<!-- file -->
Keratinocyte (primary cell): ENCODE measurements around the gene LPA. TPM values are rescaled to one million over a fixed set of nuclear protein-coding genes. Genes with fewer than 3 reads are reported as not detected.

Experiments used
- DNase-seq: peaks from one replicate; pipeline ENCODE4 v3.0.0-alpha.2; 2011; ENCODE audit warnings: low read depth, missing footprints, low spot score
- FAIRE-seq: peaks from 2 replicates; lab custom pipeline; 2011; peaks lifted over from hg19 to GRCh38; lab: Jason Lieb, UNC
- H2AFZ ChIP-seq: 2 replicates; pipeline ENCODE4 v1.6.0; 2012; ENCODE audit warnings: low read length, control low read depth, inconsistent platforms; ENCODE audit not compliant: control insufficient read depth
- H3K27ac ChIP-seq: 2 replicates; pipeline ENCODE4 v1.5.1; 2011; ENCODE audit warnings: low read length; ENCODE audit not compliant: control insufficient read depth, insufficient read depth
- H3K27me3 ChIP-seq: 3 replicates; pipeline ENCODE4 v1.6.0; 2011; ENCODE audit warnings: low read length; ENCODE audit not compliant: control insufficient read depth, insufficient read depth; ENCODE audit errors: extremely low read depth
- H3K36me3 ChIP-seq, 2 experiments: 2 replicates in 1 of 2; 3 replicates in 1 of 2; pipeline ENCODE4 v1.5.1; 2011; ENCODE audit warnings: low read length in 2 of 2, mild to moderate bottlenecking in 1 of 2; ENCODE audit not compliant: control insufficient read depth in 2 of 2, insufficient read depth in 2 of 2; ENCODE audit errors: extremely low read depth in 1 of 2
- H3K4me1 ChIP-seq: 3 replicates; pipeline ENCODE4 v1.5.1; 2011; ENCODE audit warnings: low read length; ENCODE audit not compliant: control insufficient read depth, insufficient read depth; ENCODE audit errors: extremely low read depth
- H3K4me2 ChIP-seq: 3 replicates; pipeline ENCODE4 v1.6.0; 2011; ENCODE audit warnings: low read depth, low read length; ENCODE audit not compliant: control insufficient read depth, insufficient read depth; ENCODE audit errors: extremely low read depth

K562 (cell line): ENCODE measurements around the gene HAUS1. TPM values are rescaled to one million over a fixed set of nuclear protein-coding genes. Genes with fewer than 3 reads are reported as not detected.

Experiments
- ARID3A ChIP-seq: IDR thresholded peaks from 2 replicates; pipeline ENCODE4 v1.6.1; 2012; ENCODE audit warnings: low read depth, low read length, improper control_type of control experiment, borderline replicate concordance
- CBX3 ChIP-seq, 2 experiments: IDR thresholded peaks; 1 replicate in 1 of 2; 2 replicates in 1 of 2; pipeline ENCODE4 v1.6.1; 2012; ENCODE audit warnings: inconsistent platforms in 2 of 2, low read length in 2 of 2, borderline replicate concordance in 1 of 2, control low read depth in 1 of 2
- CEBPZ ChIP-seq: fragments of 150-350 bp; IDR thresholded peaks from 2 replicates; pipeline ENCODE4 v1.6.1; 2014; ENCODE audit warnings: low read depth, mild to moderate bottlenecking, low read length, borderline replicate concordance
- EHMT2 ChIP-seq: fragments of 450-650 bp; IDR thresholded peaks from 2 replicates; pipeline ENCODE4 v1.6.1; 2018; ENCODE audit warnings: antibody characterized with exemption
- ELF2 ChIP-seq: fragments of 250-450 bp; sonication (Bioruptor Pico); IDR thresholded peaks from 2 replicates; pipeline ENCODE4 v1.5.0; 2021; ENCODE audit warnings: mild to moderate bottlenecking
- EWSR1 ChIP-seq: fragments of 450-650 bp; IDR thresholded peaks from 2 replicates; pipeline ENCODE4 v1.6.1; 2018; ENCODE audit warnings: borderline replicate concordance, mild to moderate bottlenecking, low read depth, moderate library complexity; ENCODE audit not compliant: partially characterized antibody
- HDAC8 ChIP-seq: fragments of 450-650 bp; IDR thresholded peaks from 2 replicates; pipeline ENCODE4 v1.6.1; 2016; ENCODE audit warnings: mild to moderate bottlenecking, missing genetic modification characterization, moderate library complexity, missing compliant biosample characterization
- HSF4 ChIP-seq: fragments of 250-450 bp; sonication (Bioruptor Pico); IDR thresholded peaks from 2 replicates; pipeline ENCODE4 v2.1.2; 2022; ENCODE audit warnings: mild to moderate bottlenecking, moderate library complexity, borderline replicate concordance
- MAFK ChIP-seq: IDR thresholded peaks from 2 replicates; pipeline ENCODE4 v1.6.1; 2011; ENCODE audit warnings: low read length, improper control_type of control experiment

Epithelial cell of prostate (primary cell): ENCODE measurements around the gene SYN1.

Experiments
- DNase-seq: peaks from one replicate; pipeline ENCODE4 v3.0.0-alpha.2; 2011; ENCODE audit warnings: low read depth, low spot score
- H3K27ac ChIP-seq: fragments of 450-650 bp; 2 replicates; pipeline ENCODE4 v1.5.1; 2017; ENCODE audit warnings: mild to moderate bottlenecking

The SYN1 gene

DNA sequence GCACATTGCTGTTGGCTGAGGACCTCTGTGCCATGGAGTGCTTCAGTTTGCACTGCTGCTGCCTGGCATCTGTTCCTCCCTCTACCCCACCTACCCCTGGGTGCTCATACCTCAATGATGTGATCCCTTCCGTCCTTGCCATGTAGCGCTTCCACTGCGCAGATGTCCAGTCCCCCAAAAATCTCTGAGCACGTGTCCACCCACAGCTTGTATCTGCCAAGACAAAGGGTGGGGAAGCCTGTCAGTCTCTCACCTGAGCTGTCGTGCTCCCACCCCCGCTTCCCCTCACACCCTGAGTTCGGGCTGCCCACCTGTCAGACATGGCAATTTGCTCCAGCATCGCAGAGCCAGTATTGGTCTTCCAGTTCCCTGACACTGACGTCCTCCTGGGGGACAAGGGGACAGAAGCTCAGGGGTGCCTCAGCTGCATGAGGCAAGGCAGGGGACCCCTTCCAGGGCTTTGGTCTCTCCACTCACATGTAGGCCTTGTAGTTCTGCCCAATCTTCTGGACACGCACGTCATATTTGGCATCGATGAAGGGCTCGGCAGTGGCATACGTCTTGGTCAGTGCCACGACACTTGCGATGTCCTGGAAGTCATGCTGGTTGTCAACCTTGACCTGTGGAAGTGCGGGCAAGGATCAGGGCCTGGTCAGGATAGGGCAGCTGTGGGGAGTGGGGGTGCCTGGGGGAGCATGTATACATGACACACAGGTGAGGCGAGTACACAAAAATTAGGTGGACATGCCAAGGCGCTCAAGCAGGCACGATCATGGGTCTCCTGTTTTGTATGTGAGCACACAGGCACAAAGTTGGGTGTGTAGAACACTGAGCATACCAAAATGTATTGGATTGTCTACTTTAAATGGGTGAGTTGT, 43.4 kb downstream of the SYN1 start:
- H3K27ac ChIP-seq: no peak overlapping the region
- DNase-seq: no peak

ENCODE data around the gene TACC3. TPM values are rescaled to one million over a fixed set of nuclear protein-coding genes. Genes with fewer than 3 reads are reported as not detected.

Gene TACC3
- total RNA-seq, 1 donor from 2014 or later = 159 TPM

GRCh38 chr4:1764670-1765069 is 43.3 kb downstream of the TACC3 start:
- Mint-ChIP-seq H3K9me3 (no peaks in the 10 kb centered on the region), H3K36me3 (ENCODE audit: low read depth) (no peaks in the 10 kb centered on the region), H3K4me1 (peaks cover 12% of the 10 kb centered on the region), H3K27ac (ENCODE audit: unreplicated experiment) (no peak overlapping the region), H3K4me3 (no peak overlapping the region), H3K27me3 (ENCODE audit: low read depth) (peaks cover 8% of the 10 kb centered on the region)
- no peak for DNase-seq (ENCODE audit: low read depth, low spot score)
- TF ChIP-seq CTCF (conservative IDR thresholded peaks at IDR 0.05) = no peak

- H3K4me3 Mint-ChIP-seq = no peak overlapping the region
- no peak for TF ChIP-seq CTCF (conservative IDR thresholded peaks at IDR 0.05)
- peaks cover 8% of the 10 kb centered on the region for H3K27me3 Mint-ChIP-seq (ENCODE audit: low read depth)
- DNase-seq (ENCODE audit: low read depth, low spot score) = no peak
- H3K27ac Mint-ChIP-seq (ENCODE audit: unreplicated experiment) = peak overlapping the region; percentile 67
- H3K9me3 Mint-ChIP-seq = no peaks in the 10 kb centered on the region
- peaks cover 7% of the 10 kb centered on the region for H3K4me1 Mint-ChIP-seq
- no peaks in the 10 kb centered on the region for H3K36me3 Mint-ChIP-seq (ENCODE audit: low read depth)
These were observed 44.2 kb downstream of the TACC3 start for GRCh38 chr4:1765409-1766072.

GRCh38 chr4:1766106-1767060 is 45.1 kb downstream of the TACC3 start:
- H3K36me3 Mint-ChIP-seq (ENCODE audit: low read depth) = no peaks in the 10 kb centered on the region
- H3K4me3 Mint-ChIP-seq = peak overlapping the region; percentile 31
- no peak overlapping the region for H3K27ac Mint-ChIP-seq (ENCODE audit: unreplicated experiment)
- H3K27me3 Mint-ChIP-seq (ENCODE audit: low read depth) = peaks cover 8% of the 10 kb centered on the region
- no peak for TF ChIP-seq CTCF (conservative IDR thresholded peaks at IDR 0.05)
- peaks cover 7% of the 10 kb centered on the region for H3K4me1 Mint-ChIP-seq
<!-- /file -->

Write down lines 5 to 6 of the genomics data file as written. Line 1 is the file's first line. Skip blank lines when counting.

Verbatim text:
- H2AFZ ChIP-seq: 2 replicates; pipeline ENCODE4 v1.6.0; 2012; ENCODE audit warnings: low read length, control low read depth, inconsistent platforms; ENCODE audit not compliant: control insufficient read depth
- H3K27ac ChIP-seq: 2 replicates; pipeline ENCODE4 v1.5.1; 2011; ENCODE audit warnings: low read length; ENCODE audit not compliant: control insufficient read depth, insufficient read depth